PHILLIP: Vice President Biden?

Vice President Biden, go ahead.

BIDEN: I agree women can win. And I have went in and campaigned for 27 of them this last -- in 2018, the best group I've ever campaigned for, in terms of competence.

But the real issue is who can bring the whole party together, represents all elements of the party, African-American, brown, black, women, men, gay, straight. The fact of the matter is that -- I would argue that, in terms of endorsements around the country, endorsements wherever we go, I am the one who has the broadest coalition of anyone running up here in this race.

PHILLIP: All right. We're going to take a short break now. The CNN Democratic presidential debate, live from Drake University, will be back right after this.




BLITZER: Welcome back to the CNN Democratic presidential debate, live from Drake University in Des Moines, Iowa.


PHILLIP: Let's turn to health care, the top issue for Iowa Democrats.

Donald Trump is trying to repeal Obamacare, including the protections for pre-existing conditions.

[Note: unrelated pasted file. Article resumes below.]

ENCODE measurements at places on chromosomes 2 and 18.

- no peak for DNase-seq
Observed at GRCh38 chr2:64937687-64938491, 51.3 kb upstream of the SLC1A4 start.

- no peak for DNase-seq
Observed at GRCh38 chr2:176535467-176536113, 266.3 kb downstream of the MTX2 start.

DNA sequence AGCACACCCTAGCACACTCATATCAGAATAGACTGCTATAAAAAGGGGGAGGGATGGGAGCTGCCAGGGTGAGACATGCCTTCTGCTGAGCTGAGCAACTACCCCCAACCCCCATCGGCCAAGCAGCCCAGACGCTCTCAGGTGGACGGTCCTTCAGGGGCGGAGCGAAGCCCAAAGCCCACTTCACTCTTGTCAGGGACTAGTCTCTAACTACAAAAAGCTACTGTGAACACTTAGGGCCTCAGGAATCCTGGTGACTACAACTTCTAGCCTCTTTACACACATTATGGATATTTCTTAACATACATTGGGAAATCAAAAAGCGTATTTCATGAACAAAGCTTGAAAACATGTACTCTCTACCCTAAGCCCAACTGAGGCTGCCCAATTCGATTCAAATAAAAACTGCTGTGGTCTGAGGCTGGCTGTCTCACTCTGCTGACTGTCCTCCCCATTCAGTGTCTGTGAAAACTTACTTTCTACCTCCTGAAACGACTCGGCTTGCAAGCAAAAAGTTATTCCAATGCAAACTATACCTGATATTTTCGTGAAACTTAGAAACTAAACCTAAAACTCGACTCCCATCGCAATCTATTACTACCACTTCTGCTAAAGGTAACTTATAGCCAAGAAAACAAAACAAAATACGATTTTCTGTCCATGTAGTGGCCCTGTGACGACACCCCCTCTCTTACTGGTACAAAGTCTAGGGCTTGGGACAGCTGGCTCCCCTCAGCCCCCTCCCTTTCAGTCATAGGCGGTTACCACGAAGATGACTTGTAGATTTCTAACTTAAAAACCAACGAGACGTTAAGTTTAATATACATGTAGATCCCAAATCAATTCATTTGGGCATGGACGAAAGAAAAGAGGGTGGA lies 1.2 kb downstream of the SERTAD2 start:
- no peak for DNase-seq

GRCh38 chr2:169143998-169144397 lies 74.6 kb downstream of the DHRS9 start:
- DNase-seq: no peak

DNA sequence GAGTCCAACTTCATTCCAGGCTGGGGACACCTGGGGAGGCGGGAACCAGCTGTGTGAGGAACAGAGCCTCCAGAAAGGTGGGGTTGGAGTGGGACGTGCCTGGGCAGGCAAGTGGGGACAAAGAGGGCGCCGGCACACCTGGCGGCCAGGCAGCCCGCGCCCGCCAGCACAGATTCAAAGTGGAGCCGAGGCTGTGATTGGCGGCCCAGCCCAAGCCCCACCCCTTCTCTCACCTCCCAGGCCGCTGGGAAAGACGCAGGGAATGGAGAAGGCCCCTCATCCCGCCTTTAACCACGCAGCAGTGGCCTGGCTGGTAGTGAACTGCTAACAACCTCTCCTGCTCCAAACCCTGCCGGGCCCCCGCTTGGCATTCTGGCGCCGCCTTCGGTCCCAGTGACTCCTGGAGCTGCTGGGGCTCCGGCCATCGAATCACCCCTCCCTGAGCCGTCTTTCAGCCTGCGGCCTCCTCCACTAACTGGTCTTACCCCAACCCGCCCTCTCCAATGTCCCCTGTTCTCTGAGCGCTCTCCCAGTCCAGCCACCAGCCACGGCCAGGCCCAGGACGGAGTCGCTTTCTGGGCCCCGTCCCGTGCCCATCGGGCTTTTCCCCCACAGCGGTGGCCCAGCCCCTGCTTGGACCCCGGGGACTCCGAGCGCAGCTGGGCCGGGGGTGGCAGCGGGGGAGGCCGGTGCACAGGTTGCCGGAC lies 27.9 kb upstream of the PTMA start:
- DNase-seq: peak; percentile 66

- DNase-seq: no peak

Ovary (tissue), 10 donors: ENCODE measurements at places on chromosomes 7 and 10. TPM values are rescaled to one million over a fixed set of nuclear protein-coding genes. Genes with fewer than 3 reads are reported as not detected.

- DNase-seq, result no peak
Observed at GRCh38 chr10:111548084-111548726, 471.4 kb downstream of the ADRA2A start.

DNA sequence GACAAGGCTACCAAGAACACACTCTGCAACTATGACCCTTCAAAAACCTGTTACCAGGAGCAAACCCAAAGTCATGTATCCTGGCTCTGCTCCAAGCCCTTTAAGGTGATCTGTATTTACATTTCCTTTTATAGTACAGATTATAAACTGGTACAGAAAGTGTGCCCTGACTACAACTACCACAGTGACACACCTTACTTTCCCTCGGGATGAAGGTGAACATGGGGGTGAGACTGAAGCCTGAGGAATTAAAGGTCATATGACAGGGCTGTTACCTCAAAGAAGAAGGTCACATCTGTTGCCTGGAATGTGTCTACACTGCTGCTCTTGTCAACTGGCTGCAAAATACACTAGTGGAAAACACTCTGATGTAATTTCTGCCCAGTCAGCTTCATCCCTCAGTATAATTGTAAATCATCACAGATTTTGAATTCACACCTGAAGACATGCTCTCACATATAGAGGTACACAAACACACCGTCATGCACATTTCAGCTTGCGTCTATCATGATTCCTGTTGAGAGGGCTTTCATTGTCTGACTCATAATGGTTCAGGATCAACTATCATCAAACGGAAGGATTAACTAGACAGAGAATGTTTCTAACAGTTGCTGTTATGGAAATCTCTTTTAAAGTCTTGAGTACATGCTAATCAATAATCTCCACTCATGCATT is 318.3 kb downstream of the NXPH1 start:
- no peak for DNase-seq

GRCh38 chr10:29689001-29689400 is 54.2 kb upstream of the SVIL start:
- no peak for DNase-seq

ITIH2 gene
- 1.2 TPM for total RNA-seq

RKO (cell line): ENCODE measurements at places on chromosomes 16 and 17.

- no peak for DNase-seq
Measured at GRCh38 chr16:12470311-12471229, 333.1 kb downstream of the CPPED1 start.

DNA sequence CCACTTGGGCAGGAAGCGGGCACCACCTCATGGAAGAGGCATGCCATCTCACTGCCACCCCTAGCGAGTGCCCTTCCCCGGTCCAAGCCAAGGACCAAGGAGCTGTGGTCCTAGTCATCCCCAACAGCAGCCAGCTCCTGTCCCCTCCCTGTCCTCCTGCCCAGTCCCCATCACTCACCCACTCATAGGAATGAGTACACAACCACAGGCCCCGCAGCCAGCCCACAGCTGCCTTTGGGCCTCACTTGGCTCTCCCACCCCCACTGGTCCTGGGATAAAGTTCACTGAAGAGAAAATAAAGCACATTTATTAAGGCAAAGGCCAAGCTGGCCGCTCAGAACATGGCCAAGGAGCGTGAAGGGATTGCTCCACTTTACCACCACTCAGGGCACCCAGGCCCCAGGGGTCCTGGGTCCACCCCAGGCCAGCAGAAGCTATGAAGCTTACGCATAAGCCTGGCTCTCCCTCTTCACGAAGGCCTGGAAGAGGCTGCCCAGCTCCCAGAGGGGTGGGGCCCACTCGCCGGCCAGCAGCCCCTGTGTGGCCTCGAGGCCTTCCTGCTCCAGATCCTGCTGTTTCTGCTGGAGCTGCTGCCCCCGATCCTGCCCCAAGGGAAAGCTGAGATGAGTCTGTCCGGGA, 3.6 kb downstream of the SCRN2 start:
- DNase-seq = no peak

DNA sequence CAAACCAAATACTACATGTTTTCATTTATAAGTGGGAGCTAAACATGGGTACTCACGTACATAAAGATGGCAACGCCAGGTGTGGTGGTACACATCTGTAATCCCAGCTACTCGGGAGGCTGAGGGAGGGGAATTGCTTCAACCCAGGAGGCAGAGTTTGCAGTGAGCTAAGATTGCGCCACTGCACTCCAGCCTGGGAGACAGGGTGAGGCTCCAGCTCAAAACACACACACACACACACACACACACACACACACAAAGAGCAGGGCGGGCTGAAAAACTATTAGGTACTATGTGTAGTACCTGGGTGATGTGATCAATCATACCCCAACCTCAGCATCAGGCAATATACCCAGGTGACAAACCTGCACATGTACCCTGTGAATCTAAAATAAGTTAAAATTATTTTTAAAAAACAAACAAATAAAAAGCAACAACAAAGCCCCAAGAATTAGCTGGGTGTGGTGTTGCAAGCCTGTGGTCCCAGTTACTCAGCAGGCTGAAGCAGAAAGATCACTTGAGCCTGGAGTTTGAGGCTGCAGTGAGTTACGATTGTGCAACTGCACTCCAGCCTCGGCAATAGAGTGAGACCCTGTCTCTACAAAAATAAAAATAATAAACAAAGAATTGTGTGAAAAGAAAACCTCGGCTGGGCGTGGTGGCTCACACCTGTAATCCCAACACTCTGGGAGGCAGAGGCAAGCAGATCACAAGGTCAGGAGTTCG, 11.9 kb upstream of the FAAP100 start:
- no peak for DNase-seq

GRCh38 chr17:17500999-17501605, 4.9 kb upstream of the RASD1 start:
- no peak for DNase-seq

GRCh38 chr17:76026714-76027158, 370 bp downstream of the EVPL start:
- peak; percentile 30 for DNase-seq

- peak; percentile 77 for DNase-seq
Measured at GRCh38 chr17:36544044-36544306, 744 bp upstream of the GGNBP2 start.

We all know that each of you vigorously opposes that. Still, there are some questions about what each of you would do.

Senator Sanders, you have consistently refused to say exactly how much your Medicare For All plan is going to cost. Don't voters deserve to see the price tag before you send them a bill that could cost tens of trillions of dollars?

SANDERS: Well, what I will tell you is Medicare For All, which will guarantee comprehensive health care to every man, woman and child, will cost substantially less than the status quo.

Medicare For All will end the absurdity of the United States paying by far the highest prices in the world for prescription drugs and health care in general, while we have 87 million uninsured -- uninsured and underinsured, and while 30,000 people die each year.

Under Medicare For All, one of the provisions we have to pay for it is a 4 percent tax on income, exempting the first $29,000. So the average family in America that today makes $60,000 would pay $1,200 a year, compared to that family paying $12,000 a year. We save money, comprehensive health care, because we take on the greed and the profiteering and the administrative nightmare that currently exists in our dysfunctional system.

PHILLIP: Vice President Biden, does Senator Sanders owe voters a price tag on his health care plan?